University of California regent Ward Connerly’s new “Racial Privacy Initiative,” which last month qualified for the March 2004 ballot, would bar the California government from asking citizens what their race is. These days, even the government admits it’s hard to tell anyone’s race. One of the nation’s hottest movie stars, “XXX” hunk Vin Diesel, militantly refuses to reveal his racial background, except to say he’s “multicultural.” But if Diesel wanted to attend most universities or apply for any kind of government assistance, he’d be forced to break his silence and check a box, or boxes.
Defenders of racial checklists note that the current census has been liberalized to let citizens to choose from among 63 racial and ethnic categories — although there is no obvious reason for stopping at 63, and there is no constitutional basis for asking the race question at all. The constitutional rationale for the census is to count heads for the purpose of determining congressional districts. Since congressional districts are not determined on the basis of race or ethnicity there is no justification for such questions.
Connerly’s campaign is another stage in his crusade to free Americans from the racial albatross, an agenda he has described as an effort to “eliminate racial profiling.” This agenda has provoked a frenzy of opposition from the usual racial reactionaries — the NAACP, the ACLU and the entire “civil rights” coalition, who simply can’t imagine life without racial categories. The same coalition opposed Connerly’s Prop 209 campaign and was eventually proven wrong in every hysterical particular of the arguments they used to oppose it. Women were not stripped of their rights, as the anti-Connerly coalition had warned. Minority enrollment dipped, then climbed again. African-American enrollment is still down from where it was when it was artificially bolstered by affirmative action, but maybe the continued struggles of black students to meet high educational standards will force some attention to the corrupt educational bureaucracy in most inner city school districts.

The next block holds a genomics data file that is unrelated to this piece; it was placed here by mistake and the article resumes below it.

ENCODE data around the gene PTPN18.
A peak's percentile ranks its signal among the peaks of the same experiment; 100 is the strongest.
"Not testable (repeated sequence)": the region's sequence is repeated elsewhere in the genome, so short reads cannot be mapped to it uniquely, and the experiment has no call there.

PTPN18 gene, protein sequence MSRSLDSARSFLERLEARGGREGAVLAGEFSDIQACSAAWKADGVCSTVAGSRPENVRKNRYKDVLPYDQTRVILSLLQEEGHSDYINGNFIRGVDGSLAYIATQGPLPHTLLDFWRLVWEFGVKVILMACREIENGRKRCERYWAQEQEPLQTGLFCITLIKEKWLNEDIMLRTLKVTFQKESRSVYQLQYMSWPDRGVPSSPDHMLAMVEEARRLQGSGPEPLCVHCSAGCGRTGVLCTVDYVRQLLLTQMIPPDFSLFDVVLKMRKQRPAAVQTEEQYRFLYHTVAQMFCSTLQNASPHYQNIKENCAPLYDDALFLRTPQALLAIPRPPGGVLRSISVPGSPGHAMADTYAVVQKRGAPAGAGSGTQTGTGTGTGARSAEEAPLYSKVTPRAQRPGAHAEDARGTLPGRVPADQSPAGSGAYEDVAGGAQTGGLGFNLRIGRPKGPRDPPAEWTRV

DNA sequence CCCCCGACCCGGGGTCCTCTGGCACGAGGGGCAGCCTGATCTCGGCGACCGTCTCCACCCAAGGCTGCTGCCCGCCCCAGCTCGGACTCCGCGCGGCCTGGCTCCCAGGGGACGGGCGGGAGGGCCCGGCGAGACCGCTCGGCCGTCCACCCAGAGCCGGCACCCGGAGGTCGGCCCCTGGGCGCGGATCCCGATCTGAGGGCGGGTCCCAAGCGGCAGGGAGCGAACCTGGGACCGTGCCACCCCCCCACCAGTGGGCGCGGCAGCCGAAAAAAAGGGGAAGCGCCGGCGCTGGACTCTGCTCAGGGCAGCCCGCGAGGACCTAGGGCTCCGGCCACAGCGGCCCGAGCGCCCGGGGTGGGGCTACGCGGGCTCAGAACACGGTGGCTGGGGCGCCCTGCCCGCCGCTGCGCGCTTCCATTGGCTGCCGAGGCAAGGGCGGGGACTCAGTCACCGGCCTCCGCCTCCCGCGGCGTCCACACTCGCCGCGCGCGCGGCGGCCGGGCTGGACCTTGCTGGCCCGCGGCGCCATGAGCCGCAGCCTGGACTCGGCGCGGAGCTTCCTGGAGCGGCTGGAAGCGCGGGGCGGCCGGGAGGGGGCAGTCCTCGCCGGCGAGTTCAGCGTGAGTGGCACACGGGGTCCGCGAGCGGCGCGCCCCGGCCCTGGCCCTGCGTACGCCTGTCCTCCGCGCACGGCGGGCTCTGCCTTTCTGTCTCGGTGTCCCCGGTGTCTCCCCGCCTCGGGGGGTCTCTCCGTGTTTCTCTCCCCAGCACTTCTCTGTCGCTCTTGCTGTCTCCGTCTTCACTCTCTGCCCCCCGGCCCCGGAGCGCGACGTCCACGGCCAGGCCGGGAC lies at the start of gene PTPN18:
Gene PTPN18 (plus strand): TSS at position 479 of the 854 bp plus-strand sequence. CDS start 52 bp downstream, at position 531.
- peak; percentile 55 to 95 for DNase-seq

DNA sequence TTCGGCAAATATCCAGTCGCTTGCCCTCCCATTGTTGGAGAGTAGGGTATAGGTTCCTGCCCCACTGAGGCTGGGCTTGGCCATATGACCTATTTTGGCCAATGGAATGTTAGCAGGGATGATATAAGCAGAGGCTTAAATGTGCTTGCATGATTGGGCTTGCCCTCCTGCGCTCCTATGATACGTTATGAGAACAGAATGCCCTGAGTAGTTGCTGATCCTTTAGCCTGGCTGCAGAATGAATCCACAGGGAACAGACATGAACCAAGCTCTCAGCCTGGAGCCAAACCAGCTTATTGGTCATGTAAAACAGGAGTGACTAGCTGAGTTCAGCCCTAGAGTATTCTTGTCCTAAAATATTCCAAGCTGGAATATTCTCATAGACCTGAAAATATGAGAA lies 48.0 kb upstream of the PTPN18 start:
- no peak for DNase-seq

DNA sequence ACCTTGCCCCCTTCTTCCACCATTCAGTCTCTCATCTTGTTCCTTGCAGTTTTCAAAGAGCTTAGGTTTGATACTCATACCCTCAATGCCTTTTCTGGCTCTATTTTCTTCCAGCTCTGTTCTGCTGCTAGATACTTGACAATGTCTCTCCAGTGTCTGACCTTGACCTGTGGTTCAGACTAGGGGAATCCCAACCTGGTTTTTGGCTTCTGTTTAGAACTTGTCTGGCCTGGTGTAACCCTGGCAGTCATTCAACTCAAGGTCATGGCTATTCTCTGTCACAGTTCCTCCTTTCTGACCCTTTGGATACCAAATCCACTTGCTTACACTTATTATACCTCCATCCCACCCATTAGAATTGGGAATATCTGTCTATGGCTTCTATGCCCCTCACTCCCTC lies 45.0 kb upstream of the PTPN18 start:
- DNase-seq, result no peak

Now that same old coalition is arguing that Connerly’s new initiative will cripple anti-discrimination laws. This is just a new twist to the old hysteria. Anti-discrimination laws that protect individuals will not be affected at all. Pseudo-anti-discrimination laws that provide racial preferences and privilege for politically anointed groups will.
But Connerly’s latest campaign has also thrown some cooler heads into an ideological tizzy. For example, Peter Beinart, the usually astute editor of the New Republic, had this to say about Connerly in a TRB column:
“[Connerly's anti-racial profiling slogan] should strike you as odd. In fact, it suggests just how schizophrenic conservative rhetoric on race has become. On the one hand, conservatives blithely endorse Connerly’s initiative as the natural extension of their longstanding battle against racial preferences. On the other, since Sept. 11, conservatives have unceremoniously junked the very principle on which all that anti-affirmative action crusading rests: color blindness. When it comes to Arabs and the war on terrorism, conservatives don’t want to “eliminate racial profiling” at all. They want the ACLU and all the other politically correct guilt-mongers to get out of the way and let the government start practicing it. In its writing on affirmative action and its writing on homeland security, the American right is engaged in a dialogue of the deaf — with itself. ”